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Traffic. 2013 Aug;14(8):895-911. doi: 10.1111/tra.12081. Epub 2013 May 29.

Global analysis of apicomplexan protein S-acyl transferases reveals an enzyme essential for invasion.

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Department of Microbiology and Molecular Medicine, CMU, University of Geneva, Rue Michel-Servet 1, CH-1211, Geneva 4, Switzerland.


The advent of techniques to study palmitoylation on a whole proteome scale has revealed that it is an important reversible modification that plays a role in regulating multiple biological processes. Palmitoylation can control the affinity of a protein for lipid membranes, which allows it to impact protein trafficking, stability, folding, signalling and interactions. The publication of the palmitome of the schizont stage of Plasmodium falciparum implicated a role for palmitoylation in host cell invasion, protein export and organelle biogenesis. However, nothing is known so far about the repertoire of protein S-acyl transferases (PATs) that catalyse this modification in Apicomplexa. We undertook a comprehensive analysis of the repertoire of Asp-His-His-Cys cysteine-rich domain (DHHC-CRD) PAT family in Toxoplasma gondii and Plasmodium berghei by assessing their localization and essentiality. Unlike functional redundancies reported in other eukaryotes, some apicomplexan-specific DHHCs are essential for parasite growth, and several are targeted to organelles unique to this phylum. Of particular interest is DHHC7, which localizes to rhoptry organelles in all parasites tested, including the major human pathogen P. falciparum. TgDHHC7 interferes with the localization of the rhoptry palmitoylated protein TgARO and affects the apical positioning of the rhoptry organelles. This PAT has a major impact on T. gondii host cell invasion, but not on the parasite's ability to egress.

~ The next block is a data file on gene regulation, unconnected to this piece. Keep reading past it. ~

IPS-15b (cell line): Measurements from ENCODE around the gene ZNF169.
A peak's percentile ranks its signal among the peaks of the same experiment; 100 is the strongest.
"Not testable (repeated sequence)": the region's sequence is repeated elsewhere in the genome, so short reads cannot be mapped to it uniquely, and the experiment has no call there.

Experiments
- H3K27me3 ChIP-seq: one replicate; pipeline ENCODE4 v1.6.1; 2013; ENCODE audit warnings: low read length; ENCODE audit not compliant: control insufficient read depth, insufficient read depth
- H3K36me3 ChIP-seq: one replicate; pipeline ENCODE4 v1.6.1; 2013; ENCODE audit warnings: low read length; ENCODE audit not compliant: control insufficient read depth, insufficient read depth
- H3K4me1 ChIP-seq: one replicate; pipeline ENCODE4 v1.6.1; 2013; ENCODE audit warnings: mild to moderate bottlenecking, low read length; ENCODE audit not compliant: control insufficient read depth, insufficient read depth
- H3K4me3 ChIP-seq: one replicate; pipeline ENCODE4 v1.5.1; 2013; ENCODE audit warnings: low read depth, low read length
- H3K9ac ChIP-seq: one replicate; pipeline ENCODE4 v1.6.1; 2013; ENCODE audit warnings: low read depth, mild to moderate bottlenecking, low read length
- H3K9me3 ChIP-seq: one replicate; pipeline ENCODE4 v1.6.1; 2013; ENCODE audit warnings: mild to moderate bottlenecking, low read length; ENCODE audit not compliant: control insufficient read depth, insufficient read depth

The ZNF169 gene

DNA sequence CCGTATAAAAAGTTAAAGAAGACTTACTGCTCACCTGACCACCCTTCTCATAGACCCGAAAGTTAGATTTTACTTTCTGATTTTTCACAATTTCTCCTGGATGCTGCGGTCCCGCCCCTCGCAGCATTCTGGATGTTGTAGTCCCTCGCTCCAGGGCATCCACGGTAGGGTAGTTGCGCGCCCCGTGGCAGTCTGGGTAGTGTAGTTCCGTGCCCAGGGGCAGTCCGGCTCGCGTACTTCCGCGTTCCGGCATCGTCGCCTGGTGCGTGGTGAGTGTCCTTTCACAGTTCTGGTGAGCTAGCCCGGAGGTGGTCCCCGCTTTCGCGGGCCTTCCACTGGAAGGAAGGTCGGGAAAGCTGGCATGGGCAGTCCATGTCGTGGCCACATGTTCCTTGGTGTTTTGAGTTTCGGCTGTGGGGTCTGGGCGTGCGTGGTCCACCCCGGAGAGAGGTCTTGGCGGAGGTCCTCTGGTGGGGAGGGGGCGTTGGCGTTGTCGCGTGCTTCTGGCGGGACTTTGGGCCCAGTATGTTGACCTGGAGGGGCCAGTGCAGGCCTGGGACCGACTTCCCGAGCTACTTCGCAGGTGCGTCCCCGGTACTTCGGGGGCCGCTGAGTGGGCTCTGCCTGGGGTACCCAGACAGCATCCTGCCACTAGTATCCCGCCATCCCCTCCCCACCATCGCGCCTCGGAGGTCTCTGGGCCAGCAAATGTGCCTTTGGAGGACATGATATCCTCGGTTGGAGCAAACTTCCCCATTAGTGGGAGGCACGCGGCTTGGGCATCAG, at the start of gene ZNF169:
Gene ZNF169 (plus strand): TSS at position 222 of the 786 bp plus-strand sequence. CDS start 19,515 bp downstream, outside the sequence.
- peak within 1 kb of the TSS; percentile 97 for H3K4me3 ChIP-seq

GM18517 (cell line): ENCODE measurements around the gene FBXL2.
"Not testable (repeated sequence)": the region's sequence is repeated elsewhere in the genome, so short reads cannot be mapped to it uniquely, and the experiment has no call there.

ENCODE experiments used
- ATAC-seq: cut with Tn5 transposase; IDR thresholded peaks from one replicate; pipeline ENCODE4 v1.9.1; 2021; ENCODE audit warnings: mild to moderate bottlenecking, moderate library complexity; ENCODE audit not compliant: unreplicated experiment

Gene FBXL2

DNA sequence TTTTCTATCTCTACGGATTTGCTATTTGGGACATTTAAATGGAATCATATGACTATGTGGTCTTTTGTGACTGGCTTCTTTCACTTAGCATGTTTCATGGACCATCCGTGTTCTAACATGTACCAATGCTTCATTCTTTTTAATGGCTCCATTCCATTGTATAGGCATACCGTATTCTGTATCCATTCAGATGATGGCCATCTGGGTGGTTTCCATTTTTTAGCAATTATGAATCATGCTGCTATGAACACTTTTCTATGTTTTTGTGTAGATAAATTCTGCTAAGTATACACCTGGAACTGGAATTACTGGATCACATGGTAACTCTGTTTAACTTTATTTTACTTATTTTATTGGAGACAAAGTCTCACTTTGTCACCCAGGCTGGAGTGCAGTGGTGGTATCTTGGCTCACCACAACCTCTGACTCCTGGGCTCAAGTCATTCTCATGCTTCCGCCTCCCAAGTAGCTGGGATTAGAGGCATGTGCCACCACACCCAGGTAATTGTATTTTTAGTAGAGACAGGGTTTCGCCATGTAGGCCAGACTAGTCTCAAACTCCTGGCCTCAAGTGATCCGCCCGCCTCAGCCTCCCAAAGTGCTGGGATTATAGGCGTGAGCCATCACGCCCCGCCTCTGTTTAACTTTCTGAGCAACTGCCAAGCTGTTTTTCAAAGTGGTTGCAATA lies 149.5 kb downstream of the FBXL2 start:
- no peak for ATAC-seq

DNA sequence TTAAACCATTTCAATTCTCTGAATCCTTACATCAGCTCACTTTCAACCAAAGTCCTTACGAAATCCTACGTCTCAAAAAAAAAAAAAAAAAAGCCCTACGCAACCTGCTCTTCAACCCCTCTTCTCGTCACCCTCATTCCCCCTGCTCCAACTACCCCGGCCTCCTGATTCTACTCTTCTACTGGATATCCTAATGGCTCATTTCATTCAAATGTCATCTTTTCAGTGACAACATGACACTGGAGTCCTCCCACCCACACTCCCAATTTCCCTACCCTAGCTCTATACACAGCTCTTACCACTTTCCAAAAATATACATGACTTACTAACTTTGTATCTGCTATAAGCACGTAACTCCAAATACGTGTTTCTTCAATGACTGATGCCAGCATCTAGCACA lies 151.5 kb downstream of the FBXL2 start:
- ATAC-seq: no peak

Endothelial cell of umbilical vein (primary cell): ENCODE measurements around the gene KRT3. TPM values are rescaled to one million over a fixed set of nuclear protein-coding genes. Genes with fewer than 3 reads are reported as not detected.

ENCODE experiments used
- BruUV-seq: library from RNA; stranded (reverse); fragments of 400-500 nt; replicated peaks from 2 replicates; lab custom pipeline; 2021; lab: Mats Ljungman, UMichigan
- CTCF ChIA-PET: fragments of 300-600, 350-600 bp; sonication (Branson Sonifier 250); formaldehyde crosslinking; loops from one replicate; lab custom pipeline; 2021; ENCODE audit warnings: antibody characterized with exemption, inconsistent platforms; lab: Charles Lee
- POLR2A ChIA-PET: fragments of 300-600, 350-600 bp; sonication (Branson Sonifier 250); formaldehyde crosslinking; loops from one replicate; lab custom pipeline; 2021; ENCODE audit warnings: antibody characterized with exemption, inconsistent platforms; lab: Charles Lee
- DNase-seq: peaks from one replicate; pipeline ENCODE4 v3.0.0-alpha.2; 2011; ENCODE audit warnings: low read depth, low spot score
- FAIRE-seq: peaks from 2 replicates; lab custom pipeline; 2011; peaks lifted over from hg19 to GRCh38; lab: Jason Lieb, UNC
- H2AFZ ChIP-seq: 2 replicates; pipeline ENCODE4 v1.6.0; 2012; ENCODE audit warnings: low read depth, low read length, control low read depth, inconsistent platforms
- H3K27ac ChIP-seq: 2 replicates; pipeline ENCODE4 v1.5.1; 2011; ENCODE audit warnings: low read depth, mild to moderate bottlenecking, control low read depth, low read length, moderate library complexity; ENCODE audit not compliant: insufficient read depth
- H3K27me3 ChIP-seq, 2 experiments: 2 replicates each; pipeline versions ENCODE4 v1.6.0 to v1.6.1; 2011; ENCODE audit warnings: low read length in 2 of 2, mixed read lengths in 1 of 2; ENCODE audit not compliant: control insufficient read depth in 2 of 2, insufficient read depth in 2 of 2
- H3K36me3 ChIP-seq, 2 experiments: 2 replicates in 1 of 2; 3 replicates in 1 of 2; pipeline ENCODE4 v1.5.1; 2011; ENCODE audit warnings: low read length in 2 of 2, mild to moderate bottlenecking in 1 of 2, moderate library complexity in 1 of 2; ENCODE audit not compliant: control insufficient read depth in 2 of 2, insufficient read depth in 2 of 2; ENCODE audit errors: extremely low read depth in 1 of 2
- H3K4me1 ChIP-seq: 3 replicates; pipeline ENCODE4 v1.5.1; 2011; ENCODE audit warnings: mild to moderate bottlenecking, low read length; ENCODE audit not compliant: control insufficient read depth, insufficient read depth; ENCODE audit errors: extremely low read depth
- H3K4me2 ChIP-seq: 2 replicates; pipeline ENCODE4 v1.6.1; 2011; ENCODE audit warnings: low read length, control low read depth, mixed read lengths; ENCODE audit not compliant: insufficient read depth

Apicomplexa; Plasmodium berghei; Plasmodium falciparum; Toxoplasma gondii; egress; invasion; palmitoyl acyl transferase; palmitoylation; rhoptry organelle

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